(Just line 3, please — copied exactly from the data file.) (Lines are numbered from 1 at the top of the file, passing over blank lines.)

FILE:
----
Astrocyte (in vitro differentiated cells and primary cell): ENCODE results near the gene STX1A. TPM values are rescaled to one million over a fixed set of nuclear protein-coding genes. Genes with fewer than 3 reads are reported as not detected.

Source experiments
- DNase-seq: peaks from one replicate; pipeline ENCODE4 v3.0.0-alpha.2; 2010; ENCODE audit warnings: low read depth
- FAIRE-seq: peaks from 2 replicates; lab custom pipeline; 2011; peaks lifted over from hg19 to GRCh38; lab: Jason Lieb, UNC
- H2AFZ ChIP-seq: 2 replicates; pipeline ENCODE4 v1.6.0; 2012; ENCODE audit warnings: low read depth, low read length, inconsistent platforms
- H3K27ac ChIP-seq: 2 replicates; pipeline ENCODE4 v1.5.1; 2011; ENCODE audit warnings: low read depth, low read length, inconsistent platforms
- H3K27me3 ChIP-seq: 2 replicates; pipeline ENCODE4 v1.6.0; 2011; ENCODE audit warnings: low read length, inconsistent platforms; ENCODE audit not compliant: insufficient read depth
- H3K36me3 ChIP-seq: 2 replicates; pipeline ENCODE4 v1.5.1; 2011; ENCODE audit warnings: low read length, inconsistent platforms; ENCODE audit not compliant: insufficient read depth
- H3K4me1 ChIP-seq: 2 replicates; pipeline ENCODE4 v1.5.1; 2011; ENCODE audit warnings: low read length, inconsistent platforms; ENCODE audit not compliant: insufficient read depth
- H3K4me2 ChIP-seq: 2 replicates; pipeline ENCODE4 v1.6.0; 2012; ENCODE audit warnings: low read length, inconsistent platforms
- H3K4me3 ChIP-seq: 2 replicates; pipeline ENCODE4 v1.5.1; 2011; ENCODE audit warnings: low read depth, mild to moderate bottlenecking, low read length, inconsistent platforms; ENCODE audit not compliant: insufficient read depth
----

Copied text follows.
- DNase-seq: peaks from one replicate; pipeline ENCODE4 v3.0.0-alpha.2; 2010; ENCODE audit warnings: low read depth